Metals in Construction magazine has just announced the winner and finalists in the magazine’s 2017 Design Challenge, “Meeting the Architecture 2030 Challenge: Reimagine Structure.” The competition invited architects, engineers, students and designers to submit their visions for combatting global warming in their design for a high-rise building. The winning design, “Orbit Tower,” was created by architects and engineers from ODA Architecture and Werner Sobek New York. The building–though purely conceptual for the purposes of the competition–would be located in midtown Manhattan at 1114 Sixth Avenue on the north side of Bryant Park in place of the Grace Building.
Some architects just consider the building they are working on. But Eran Chen, the founder and executive director of ODA, Office for Design and Architecture, takes a broader view. Not only does he focus on the specific architecture for each building project but he considers the spaces the building creates, the way the architecture can affect people on emotional levels, and the vitality of the city, all as equally important. Chen’s work evokes cities of the past when amenities were provided by the built environment, not the buildings themselves. He designs with an innovative and sleek modernity while seeking to recreate cities that function as a whole versus disassociated parts.
Ahead CityRealty interviews Eran Chan about how his philosophy fits into his New York City designs.
With New York City’s population on its way to nine million, the city’s infrastructure may be impressive, but it has its limits–including red tape and resource shortages–that will make it difficult to withstand the projected surge. Reminding us of the transformative innovations of Robert Moses–he of the big ideas and ego to match–Crains invited 12 firms who make their living wrangling infrastructure to hit us with some big ideas. Ahead of the upcoming summit, “Getting Ready for 9 Million New Yorkers,” they’ve shared these visions for future (bigger, better) New York from top architects, designers and real estate experts. Ideas include some that have already proven themselves (repurposing existing track beds) and some already in the works (Bushwick’s Rheingold brewery project) to others that Robert Moses might not love (shrinking the city’s highways).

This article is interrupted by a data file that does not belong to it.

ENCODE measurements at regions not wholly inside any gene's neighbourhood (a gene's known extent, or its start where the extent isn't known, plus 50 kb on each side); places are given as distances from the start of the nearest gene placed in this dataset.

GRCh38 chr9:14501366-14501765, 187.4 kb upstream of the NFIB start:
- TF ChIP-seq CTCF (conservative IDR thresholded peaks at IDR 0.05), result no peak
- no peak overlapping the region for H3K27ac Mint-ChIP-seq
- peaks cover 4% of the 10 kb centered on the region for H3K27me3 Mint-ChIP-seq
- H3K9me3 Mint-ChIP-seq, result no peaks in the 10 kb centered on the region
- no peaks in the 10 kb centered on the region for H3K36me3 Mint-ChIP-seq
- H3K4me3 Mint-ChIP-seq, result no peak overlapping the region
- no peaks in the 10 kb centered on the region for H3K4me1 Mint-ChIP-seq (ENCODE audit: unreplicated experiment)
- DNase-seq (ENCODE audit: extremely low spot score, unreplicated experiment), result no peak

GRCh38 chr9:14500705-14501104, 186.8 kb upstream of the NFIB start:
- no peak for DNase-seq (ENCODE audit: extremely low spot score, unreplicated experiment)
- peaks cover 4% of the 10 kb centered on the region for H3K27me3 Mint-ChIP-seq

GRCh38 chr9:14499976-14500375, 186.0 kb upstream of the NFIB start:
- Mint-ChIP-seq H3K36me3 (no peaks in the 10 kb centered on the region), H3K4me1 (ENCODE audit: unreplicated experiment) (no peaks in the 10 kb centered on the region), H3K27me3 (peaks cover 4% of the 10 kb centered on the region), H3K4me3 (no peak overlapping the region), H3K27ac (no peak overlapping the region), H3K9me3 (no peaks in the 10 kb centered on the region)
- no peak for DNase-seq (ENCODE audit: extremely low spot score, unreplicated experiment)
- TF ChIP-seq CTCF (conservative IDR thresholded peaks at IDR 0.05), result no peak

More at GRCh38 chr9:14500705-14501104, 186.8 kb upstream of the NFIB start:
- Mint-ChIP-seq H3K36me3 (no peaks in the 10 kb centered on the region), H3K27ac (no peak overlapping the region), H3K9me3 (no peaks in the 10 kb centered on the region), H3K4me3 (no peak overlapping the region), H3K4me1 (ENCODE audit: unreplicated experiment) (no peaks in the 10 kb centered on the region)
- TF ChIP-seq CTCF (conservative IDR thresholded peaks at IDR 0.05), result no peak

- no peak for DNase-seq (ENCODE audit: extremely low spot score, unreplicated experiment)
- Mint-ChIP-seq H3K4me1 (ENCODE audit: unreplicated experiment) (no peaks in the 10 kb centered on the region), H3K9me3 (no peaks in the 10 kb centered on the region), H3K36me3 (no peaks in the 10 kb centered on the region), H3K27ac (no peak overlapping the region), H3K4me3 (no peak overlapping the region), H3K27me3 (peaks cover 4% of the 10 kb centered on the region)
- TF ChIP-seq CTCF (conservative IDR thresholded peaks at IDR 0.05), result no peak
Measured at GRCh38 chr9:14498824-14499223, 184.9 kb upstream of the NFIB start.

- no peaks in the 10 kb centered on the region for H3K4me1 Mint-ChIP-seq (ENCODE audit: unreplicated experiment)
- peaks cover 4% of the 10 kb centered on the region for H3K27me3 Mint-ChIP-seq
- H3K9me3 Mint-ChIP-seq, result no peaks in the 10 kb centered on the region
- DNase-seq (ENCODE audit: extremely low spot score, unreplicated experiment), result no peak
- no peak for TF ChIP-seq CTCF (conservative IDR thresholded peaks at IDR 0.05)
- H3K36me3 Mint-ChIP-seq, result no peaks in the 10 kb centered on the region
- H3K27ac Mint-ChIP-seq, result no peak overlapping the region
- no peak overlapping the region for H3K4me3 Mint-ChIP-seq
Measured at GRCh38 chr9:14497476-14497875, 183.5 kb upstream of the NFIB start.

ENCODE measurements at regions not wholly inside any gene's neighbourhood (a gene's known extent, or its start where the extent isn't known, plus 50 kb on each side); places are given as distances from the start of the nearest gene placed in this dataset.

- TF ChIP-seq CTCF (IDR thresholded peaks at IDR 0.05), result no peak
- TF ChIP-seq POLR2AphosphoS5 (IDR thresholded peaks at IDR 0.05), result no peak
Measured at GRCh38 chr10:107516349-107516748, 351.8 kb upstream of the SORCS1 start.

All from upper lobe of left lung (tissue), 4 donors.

Within the Empire State Building’s five o’clock shadow, an eruption of glossy residential high-rises are nipping at the dame’s feet. Embracing a thoroughfare most familiar for its commercial connotations, the latest tower to ascend is a 33-story condo simply known by its address, 172 Madison Avenue. The 130,000-square-foot skyscraper is being developed by Tessler Developments and is among a half-dozen residential buildings planned for a central, yet undefined neighborhood that is almost Murray Hill, but not quite NoMad. Its topped off concrete frame rises nearly 450 feet above its East 33rd street corner, which was previously occupied by a ubiquitous clump of commercial, low-slung masonry structures.
Now with its debut pegged for early next year, the symmetrically-massed tower designed by Karl Fischer Architects is being dressed in its sparkly coat of reflective glass that is accentuated by robust onyx-colored frames. And along with this debut, comes new renderings of the triplex penthouse dubbed the SkyHouse, which is a massive marble palace with two outdoor pools.
- Republicans have a new plan to cut taxes for the top 0.2 percent. [Washington Post]
- Is another building on the way for the South Street Seaport? [TRD]
- Renderings revealed for a huge, blocky glass building coming to 57th Street. [Curbed]
- Our favorite April Fools story today: Kanye West and Kim Kardashian buy entire NYC micro-apartment building to turn it into an “urban mega-mansion.” [Inhabitat NYC]
- City disapproves ODA’s initial design for a new rental building in Bushwick at the former Rheingold Brewery site that includes a sloping, zig-zagging green roof. [TRD]
- Downtown Brooklyn’s real estate boom is leading to major overcrowding in local public schools. [BK Mag]
Images: 606 West 57th Street via TF Cornerstone (L); Kim and Kanye (R)